Under the mild treatment our slaves experience, and their wholesome, though coarse, food, this blot in our country increases as fast, or faster, than the whites. During the regal government, we had at one time obtained a law, which imposed such a duty on the importation of slaves, as amounted nearly to a prohibition, when one inconsiderate assembly, placed under a peculiarity of circumstance, repealed the law. This repeal met a joyful sanction from the then sovereign, and no devices, no expedients, which could ever after be attempted by subsequent assemblies, and they seldom met without attempting them, could succeed in getting the royal assent to a renewal of the duty. In the very first session held under the republican government, the assembly passed a law for the perpetual prohibition of the importation of slaves. This will in some measure stop the increase of this great political and moral evil, while the minds of our citizens may be ripening for a complete emancipation of human nature.His belief that slaves were treated mildly in America would form part of the foundation of the defense of the Peculiar Institution. This passage does not sum all of Jefferson's views, but is one piece that cannot be ignored. His statement that ending slavery is part of "emancipation of human nature" lends credence to the view that he may have considered the assertion that "all men are created equal" in the Declaration of Independence to include African Americans.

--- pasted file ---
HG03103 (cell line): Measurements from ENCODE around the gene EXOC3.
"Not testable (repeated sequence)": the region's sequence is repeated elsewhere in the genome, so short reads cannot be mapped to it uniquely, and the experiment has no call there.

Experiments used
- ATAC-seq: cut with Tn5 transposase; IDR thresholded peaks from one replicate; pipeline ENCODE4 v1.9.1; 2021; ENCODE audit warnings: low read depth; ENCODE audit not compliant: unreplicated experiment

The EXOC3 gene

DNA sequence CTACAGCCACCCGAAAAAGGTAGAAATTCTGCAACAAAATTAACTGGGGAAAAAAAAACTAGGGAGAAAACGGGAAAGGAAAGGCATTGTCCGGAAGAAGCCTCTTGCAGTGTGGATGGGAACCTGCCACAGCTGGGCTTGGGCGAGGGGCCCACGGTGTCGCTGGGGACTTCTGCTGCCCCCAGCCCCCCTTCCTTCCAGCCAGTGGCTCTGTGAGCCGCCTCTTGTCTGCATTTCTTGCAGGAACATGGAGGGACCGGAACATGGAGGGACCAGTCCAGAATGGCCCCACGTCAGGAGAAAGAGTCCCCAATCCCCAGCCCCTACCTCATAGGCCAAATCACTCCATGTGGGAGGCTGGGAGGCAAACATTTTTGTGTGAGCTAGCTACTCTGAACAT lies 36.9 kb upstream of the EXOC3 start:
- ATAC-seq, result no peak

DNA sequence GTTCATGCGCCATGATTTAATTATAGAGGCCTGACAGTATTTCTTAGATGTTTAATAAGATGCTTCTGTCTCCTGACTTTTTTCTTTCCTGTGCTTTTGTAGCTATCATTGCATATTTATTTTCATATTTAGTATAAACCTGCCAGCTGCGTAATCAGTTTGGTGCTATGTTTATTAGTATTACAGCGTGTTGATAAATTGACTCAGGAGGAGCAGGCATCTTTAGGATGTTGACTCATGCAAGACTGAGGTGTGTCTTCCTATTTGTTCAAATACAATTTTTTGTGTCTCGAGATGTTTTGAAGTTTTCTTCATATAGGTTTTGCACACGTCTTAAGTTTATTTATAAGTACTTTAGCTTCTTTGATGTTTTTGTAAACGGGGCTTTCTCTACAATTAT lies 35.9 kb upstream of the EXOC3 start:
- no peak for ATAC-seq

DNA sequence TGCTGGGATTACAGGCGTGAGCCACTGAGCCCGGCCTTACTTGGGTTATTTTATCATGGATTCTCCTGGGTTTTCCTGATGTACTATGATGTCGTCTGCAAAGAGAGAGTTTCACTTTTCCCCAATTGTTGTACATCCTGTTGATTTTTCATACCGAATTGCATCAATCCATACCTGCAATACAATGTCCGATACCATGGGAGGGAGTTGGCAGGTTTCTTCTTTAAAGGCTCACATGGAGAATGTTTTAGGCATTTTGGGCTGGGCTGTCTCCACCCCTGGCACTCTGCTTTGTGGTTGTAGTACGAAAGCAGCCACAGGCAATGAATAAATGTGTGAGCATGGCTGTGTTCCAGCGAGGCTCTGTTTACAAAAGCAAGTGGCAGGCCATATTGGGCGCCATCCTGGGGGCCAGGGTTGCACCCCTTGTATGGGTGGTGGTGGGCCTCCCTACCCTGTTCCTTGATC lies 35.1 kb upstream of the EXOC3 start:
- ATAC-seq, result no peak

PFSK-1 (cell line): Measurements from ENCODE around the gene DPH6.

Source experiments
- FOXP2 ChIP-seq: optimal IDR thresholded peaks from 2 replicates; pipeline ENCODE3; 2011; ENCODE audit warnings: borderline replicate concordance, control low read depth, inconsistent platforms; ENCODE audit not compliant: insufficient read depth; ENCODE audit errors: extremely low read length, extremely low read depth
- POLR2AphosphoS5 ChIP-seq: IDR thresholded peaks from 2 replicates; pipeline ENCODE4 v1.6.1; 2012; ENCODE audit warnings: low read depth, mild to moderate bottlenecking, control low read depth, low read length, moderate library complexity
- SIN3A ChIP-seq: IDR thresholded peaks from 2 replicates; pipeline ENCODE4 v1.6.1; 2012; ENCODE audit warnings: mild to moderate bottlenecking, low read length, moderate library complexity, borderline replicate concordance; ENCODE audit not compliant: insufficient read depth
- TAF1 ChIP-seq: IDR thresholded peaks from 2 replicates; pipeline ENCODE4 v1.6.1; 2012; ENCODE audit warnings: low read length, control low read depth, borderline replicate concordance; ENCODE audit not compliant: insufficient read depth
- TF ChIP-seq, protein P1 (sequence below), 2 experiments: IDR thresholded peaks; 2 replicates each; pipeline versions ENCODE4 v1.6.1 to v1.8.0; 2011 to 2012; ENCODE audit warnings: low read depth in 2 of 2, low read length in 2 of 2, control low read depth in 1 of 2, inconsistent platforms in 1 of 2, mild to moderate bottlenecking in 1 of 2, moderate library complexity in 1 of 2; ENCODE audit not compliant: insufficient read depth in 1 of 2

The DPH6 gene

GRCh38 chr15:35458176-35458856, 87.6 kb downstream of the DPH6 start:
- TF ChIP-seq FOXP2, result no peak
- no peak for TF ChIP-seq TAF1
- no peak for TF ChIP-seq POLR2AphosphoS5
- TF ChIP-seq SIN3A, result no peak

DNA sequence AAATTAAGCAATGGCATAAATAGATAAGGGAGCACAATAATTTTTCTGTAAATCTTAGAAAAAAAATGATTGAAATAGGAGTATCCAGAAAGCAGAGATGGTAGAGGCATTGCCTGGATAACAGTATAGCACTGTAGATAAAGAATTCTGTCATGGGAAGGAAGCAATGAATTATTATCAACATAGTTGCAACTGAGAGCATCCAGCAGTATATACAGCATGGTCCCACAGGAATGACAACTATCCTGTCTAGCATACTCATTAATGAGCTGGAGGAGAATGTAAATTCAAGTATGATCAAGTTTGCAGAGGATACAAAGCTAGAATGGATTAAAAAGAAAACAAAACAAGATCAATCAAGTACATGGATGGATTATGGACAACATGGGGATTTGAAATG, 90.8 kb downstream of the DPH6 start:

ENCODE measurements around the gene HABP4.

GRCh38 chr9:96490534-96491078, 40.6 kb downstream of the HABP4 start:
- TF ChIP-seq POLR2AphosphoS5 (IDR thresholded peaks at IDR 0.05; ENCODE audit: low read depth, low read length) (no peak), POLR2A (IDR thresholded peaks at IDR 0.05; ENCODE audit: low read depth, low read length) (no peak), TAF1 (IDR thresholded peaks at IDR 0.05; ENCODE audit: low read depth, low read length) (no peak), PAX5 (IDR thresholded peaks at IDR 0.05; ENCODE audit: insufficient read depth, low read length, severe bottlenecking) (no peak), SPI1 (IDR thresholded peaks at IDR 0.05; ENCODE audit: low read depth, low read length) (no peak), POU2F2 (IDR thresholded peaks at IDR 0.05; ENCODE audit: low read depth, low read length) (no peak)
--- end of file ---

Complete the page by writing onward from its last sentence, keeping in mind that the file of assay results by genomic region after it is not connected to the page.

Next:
Jefferson, Notes on the State of
, 87. Virginia
An exchange between Conor Cruise O'Brien and Douglas L. Wilson in the Atlantic Monthly in 1996 offers one entry into the complexities of Jefferson's legacy. O'Brien draws from statements of Jefferson's a few chapters later in Notes on the State of Virginia, as well as other texts. Wilson challenges O'Brien's reading of some of these texts.
My copy of the text is William Peden, ed., Notes on the State of Virginia by Thomas Jefferson (Chapel Hill: University of North Carolina Press, 1982 ). The extract above also is available as hypertext at the University of Virginia's American Studies Crossroads Project.